Robert did venture away from his Hudson River sanctuary to travel to Washington, D.C., when Congress commissioned him to create one of eight historical paintings for the Capitol Rotunda. His piece, Embarkation of the Pilgrims, was a hit nationwide. The Boston Mercantile Journal noted that “all the large cities of the Union” exhibited the painting, and it “was made the subject of numerous poetic effusions.”
Embarkation is considered Robert’s single greatest work, but his influence was widespread. As a member of the Hudson River School of Romantic landscape artists, Robert incorporated techniques from Claude Lorrain in his landscapes and from Joshua Reynolds in his portraits.
To Robert, Europe was a “filthy, profligate” continent; nevertheless, he still upheld the greatness of its artistic traditions and encouraged his sons to take advantage of opportunities overseas: “Rome is again the most delightful place I have ever been in. . . . Every street has its fountains, every palace its statues, every church its pictures, and every ruin its history.”
—Jennifer G. Jones (’12)
John Ferguson Weir (1841–1926)
Growing up at West Point, John Ferguson Weir and some mischievous chums once sent a dozen heavy barrels hurtling downhill toward a cadet artillery camp. The sneak attack nearly demolished the encampment, and the boys underwent a mock court-martial the next day.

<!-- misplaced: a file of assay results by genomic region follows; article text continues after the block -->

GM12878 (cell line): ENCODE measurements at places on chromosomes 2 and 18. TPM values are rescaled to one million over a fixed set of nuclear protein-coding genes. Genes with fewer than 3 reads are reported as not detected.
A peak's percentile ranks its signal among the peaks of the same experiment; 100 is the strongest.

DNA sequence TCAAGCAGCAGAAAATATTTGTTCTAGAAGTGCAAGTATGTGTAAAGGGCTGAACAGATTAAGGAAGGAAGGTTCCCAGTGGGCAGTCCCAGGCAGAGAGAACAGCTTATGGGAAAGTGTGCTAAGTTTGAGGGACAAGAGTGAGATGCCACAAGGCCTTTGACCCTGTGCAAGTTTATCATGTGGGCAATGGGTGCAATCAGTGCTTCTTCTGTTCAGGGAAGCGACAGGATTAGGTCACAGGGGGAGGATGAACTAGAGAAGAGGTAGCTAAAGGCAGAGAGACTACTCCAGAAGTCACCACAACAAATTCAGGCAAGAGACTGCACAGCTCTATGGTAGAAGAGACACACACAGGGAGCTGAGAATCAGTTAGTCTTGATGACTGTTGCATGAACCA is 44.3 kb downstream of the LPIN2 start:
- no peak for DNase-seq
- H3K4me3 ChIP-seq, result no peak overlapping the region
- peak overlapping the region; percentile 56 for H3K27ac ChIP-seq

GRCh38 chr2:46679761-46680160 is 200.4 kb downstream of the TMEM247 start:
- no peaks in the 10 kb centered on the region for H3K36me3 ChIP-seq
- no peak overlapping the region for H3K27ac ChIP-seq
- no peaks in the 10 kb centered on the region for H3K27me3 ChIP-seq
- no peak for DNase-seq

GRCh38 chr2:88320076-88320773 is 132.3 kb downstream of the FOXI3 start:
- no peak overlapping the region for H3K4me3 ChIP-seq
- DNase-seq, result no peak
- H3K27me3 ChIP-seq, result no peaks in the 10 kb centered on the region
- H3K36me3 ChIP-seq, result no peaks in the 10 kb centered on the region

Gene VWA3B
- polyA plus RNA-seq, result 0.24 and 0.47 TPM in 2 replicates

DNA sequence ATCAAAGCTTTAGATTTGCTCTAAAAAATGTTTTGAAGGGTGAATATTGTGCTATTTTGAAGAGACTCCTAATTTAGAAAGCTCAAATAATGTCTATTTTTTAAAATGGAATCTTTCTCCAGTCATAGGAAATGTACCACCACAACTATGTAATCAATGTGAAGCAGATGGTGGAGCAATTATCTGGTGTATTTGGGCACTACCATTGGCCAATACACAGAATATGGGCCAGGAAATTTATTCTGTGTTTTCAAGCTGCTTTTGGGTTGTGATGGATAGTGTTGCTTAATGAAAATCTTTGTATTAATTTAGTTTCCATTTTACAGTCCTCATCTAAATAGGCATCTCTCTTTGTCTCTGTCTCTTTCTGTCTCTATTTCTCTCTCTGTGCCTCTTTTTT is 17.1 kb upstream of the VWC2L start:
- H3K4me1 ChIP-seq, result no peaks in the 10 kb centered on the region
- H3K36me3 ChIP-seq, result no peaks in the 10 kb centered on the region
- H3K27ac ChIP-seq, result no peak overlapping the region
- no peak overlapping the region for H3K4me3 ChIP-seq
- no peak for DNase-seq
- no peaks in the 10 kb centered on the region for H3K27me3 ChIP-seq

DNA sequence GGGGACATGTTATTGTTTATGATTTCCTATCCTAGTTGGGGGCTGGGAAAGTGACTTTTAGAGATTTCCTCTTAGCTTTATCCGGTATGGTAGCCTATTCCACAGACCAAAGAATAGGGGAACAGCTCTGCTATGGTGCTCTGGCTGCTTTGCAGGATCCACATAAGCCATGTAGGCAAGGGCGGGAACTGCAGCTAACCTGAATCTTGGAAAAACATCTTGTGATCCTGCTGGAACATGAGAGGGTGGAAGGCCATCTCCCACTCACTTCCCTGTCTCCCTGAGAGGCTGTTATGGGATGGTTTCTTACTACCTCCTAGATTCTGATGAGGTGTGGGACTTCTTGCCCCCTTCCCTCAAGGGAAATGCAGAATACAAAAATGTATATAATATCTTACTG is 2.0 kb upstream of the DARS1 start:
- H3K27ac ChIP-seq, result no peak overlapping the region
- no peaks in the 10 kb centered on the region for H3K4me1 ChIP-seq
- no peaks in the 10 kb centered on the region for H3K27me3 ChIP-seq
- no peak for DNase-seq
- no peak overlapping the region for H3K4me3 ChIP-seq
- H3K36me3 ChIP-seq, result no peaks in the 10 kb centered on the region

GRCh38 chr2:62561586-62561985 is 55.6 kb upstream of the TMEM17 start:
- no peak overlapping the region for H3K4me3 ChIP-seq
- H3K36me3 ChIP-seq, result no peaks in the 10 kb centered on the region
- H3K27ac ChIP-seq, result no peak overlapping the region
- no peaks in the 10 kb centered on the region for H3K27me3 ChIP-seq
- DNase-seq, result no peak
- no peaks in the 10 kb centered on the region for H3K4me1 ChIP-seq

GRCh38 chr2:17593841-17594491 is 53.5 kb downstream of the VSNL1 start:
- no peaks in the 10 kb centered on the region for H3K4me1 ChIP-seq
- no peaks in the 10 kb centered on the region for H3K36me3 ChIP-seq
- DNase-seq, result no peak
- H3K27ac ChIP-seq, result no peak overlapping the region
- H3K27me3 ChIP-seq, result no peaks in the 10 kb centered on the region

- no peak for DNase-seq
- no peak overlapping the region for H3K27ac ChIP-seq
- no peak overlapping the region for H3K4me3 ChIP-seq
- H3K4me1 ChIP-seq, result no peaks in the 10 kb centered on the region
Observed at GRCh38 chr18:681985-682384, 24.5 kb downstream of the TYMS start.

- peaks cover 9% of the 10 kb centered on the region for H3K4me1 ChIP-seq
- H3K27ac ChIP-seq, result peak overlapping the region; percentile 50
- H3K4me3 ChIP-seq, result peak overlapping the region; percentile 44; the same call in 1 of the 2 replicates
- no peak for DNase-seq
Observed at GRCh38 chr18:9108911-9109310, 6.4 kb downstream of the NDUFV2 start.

Fortunately, John’s future did not lie in the military. Instead, his career as an artist and educator was fostered early on in his father’s studio. At 21 John produced his first major pieces—landscapes of West Point nestled in a bend of the Hudson River. But John’s attention soon turned to less idyllic scenes across the river. Portraying the gritty, sweltering toil of West Point’s cavernous metal forge, The Gun Foundry (1866) and Forging the Shaft (1868) were heroic depictions of American industry and labor; today they are considered two of the most important American industrial paintings of the 19th century. The Gun Foundry helped John win admission into the National Academy of Design, securing his future as an artist.
But in 1869, just as his artistic career was taking off, John left full-time painting to help establish and then direct the Yale School of the Fine Arts, the first academic art program on an American campus. Under John’s leadership, the school also became the first at Yale to admit women. As a teacher John encouraged his students to study art in the Old World, establishing grants and prizes to fund students—both male and female—to study in Europe.